Is Global Shipping Poised to Capsize?

If I were compiling a list of undesirable traits of companies to invest in during the current economic environment, it would include:

  • Consumes a lot of energy.
  • Highly leveraged (borrows a lot of money).
  • Dependent on the global supply chain to function.

That’s why I was surprised to receive an invitation last week to listen to what amounted to a sales pitch for investing in the shipping industry. In addition to the problems cited above, it also suffers from a huge increase in the cost of steel used to build these behemoths.

With respect to my first bullet point, container ships require massive amounts of fuel. According to one industry source, “A Panamax container ship can consume 63,000 gallons of marine fuel per day” at speeds ranging between 20 and 25 knots per hour (cruising speed).

Since the start of this year, the price of diesel fuel has increased by more than a third. Multiply that times 63,000 gallons per day and it adds up fast!

As for using leverage, consider the world’s largest publicly-traded shipping company, Maersk (OTC: AMKBY). It carries a debt/equity ratio of 33.6 compared to a multiple of 1.5 for the S&P 500 Index.

Even worse, much of that debt is in the form of credit lines with adjustable interest rates. As the Federal Reserve starts raising short-term rates this month, the cost of that debt will increase proportionately.

Of course, the shipping industry is a critical component of the global supply chain. It is dependent on manufacturers for a steady source of commerce.

In turn, those manufacturers are dependent on their suppliers for the materials necessary to produce their goods. If they have to reduce or halt production due to resource scarcity, there is less to ship out.

From Sea to Sky

Despite my misgivings, I was intrigued by the counterargument made by the sponsor of the U.S. Global Sea to Sky Cargo ETF (SEA). To hear them tell it, rising oil prices and war in Ukraine are good for the shipping business.

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As their logic goes, higher oil prices mean the tankers that ship it overseas can charge more for that service. And since they have to carry it a greater distance to compensate for the oil sanctions recently imposed on Russia by the United States and Great Britain, those routes will become even more profitable.

I’m not so sure I agree with all that. Yes, oil prices are higher than they have been in a long time, which means oil producers can afford to spend more to ship it.

However, the conditions contributing to very high oil prices could dissipate over the remainder of this year. Eventually, the conflict in Ukraine will be resolved. Until then, OPEC may increase production to alleviate regional demand pressures.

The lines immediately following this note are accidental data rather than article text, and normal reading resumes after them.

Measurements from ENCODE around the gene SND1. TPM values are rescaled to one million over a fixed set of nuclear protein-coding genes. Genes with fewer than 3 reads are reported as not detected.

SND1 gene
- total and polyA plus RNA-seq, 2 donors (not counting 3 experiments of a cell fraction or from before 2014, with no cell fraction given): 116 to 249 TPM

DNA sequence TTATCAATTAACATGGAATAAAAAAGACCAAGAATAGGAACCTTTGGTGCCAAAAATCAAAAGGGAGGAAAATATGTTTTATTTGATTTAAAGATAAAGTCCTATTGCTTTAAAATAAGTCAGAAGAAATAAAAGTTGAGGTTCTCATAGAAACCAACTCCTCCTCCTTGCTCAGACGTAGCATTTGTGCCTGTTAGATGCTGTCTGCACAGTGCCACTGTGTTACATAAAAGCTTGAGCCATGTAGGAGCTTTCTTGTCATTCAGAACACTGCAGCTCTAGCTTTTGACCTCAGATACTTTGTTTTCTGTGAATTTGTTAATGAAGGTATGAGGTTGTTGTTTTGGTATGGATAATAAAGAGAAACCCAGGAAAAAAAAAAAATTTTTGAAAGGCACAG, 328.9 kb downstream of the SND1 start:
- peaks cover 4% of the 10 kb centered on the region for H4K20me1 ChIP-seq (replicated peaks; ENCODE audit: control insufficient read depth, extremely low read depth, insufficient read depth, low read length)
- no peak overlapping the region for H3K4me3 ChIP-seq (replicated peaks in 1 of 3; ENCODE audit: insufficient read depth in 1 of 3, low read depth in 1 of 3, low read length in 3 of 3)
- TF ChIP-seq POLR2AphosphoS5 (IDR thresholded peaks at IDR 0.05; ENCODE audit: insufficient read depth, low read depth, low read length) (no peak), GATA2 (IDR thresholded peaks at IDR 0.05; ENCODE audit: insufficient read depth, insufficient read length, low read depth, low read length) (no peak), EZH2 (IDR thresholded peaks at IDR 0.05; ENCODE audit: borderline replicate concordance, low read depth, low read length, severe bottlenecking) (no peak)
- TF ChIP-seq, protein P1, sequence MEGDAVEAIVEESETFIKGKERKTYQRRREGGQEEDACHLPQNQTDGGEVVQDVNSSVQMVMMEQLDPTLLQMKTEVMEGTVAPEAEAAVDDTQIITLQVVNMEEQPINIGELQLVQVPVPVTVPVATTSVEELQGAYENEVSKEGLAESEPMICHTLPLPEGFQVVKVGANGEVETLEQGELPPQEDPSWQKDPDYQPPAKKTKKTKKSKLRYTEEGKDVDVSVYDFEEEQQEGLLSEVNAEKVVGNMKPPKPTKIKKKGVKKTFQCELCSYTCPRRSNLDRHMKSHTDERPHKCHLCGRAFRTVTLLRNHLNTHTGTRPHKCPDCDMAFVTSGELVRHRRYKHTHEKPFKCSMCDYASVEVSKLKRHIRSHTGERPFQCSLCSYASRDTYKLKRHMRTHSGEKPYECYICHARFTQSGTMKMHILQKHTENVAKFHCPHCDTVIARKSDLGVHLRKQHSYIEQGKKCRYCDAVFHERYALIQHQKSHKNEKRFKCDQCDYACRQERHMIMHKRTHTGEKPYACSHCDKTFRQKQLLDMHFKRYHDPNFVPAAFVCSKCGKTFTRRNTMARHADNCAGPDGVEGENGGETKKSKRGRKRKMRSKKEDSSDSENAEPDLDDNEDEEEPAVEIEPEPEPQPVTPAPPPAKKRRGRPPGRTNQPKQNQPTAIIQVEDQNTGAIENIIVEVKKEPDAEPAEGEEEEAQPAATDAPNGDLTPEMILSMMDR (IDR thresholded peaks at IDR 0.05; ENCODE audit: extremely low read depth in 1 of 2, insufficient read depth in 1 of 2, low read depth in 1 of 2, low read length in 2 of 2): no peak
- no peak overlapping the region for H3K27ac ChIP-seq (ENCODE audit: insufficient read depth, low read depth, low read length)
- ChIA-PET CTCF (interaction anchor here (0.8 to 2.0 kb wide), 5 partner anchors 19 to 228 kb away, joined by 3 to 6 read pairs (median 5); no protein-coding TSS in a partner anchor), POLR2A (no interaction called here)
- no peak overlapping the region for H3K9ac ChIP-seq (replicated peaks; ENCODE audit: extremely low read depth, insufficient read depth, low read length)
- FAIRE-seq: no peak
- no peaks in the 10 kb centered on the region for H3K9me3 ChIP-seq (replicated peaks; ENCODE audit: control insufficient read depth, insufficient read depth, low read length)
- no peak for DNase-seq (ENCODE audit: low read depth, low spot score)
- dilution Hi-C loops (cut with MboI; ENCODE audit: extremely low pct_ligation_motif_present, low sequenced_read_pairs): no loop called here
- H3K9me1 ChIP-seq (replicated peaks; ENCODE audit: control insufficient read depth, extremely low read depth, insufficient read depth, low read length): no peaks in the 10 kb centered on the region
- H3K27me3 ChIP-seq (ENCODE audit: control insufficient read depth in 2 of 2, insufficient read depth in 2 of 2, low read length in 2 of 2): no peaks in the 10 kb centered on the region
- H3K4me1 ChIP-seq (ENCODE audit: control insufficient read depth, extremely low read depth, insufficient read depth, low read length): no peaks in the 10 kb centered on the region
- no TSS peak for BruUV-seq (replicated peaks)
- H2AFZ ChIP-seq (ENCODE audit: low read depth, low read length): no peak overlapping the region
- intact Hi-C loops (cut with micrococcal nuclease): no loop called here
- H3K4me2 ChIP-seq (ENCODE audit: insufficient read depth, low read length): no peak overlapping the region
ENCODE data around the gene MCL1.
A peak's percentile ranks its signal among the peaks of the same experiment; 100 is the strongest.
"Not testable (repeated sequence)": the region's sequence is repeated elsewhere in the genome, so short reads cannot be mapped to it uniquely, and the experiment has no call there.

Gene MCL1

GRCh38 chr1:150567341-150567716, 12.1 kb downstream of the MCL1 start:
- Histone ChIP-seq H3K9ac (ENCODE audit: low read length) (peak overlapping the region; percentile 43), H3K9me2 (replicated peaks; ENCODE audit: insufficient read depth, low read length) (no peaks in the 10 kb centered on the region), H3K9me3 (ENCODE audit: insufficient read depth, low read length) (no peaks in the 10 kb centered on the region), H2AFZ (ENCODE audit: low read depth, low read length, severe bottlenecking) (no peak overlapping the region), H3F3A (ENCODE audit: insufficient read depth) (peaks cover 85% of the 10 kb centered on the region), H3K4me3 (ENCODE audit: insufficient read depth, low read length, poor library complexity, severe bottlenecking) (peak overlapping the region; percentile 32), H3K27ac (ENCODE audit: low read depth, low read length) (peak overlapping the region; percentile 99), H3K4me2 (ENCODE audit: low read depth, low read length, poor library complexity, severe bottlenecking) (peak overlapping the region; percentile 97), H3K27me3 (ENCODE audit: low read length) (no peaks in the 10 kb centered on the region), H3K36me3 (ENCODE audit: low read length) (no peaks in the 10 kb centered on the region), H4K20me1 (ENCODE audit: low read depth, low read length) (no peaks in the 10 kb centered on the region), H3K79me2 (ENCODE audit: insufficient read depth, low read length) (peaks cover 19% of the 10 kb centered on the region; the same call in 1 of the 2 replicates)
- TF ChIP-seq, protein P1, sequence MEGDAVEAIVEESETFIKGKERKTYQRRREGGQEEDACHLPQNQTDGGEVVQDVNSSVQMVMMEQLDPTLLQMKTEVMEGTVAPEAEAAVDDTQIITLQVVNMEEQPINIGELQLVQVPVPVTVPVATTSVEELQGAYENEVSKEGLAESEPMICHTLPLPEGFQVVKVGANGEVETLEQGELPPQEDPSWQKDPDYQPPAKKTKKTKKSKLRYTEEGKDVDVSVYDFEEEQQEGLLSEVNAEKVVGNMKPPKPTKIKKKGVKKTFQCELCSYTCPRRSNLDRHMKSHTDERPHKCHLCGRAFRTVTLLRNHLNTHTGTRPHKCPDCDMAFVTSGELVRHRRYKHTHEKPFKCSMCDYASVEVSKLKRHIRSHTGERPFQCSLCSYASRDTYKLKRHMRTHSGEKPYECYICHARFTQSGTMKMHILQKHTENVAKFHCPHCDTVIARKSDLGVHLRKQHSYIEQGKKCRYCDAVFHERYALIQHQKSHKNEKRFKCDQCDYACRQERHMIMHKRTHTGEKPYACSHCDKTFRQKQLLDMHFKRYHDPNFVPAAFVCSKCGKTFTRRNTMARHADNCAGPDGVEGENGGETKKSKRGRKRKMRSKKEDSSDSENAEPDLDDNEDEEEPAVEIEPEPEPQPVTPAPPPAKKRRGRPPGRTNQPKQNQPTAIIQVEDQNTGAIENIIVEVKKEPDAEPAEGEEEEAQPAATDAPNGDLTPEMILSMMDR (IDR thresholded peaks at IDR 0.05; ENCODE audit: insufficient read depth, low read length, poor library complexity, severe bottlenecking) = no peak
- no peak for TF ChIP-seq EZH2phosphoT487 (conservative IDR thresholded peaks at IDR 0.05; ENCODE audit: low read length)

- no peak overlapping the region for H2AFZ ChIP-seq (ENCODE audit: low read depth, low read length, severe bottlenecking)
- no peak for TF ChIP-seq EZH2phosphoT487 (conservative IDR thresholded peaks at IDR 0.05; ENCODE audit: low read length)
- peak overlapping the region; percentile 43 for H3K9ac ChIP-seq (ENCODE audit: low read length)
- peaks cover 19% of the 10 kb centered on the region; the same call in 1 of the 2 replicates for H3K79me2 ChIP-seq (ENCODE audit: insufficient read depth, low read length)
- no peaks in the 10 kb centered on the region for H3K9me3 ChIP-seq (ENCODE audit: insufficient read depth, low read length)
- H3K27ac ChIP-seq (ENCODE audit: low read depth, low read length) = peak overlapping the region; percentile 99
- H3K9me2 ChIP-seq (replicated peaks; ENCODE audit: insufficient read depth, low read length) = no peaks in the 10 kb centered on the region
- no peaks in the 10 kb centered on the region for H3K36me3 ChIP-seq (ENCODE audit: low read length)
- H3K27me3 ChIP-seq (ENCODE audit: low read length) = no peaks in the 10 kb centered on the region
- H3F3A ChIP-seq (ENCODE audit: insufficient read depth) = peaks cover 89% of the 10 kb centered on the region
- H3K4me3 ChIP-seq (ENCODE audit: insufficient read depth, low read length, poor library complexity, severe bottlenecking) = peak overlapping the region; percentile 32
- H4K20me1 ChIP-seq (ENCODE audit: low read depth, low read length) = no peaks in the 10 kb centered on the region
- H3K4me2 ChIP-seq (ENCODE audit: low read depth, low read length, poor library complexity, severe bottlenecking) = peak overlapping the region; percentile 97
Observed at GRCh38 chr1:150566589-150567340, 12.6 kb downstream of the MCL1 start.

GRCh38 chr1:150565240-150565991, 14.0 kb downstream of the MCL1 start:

And if the logic above is true, then that’s bad news for shippers since lower oil prices mean they can’t charge as much to move it.

Regardless of which way oil prices go, there is no doubt that interest rates are headed higher. As soon as this week, the Fed may begin ratcheting up short-term interest rates which would directly impact the global debt markets.

There also is little doubt that commodity prices are headed up. Inflation is running hot, as evinced by last week’s 7.8% annual increase in the Consumer Price Index for All Urban Consumers (CPI-U).

Tapped Out Consumers

At some point, the combination of higher retail prices and increased borrowing costs will suppress demand for goods. The American consumer has come through like a champ throughout the coronavirus pandemic, but may soon be tapped out.

That’s why I am avoiding the shipping industry at the moment. Through no fault of their own, global shippers find themselves in the crosshairs of several macroeconomic megatrends that could all soon move against them.

For that reason, I am focusing on businesses that will not be adversely impacted by those same megatrends. That is to say, companies that do not consume a lot of energy, don’t have too much debt, and are not overly dependent on the global supply chain.

That is essentially the definition of the service sector, which sells activities performed instead of tangible goods. As a result, it is highly adaptable and can adjust pricing quickly in response to market conditions.

To the best of my knowledge, there is not yet an exchange-traded fund that focuses solely on the service sector. Perhaps the sponsors of SEA should create such a fund in case the shipping industry starts sinking.

Editor’s Note: Jim Pearce just provided you with invaluable investment advice. You should also consider the expertise of our colleague Jim Fink.

Jim Fink is chief investment strategist of the elite trading services Options For Income, Velocity Trader, and Jim Fink’s Inner Circle. He has agreed to show 150 smart investors how his “paragon” trading system could help them earn 1,000% gains in just 12 months. We’ve put together a new presentation to explain how it works. Click here to watch.